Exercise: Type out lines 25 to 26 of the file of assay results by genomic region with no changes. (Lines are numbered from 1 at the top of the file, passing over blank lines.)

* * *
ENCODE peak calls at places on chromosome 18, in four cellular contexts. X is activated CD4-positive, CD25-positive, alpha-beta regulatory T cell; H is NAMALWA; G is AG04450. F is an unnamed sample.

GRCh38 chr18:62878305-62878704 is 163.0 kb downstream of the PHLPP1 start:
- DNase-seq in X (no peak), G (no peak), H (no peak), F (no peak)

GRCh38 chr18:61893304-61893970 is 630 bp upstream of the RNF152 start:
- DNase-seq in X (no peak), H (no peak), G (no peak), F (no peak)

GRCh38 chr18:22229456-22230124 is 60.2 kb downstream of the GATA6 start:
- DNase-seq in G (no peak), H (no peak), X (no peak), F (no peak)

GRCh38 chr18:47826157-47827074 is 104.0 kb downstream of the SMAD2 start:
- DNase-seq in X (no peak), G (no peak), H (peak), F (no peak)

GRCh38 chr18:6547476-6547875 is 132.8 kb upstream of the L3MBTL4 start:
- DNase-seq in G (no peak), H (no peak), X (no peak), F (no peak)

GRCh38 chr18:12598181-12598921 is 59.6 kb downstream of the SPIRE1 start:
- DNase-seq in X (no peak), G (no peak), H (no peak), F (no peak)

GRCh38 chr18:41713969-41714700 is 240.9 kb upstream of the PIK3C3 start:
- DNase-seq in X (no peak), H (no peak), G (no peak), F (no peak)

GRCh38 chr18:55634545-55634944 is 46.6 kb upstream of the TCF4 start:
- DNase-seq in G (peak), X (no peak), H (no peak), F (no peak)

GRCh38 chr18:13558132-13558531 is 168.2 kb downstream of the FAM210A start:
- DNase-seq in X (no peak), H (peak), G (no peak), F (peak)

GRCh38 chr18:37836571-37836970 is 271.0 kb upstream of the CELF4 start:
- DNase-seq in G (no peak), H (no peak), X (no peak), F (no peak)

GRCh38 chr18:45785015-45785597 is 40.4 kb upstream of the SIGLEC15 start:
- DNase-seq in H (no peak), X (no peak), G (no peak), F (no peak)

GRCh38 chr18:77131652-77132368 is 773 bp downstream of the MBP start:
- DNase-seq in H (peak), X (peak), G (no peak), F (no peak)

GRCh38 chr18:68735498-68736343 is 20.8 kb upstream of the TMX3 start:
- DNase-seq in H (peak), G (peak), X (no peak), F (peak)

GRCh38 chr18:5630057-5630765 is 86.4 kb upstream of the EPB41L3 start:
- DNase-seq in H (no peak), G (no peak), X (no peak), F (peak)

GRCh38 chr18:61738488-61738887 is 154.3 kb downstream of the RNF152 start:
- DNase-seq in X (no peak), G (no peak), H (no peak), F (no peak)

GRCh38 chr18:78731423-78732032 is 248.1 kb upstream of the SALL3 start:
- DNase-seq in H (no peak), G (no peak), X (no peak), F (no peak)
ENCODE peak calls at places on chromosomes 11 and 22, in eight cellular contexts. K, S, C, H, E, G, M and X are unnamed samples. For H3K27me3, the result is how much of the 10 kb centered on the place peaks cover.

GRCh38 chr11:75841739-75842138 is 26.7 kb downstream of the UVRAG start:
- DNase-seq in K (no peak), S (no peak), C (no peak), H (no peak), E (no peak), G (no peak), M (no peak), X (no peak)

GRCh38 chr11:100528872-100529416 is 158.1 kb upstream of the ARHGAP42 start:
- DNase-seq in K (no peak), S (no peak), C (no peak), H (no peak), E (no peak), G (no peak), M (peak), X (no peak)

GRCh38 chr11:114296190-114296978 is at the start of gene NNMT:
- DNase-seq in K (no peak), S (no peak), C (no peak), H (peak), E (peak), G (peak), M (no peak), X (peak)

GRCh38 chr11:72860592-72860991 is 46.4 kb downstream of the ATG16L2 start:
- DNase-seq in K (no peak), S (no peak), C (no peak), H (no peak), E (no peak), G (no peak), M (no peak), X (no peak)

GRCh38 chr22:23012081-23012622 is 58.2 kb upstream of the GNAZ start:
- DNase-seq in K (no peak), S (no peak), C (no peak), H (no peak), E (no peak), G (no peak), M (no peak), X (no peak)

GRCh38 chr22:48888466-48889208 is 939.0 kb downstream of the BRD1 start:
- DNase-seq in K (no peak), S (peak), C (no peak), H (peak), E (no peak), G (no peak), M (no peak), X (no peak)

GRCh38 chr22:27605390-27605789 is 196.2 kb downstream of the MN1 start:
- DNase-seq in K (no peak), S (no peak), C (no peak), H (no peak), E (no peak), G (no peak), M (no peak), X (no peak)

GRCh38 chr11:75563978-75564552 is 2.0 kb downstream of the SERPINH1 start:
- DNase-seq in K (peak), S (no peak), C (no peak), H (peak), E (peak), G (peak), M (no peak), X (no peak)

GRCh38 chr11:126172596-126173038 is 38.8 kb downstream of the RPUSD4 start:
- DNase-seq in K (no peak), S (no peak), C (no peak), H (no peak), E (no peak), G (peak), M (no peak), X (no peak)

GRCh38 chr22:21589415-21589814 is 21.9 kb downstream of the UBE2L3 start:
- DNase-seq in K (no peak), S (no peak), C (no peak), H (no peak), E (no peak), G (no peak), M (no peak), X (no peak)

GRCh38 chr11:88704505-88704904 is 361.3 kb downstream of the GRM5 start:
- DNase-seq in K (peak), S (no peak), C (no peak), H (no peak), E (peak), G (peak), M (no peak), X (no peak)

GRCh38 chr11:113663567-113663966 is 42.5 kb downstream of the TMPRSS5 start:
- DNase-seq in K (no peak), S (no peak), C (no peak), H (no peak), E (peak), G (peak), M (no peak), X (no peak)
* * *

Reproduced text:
- DNase-seq in H (peak), X (peak), G (no peak), F (no peak)

GRCh38 chr18:68735498-68736343 is 20.8 kb upstream of the TMX3 start: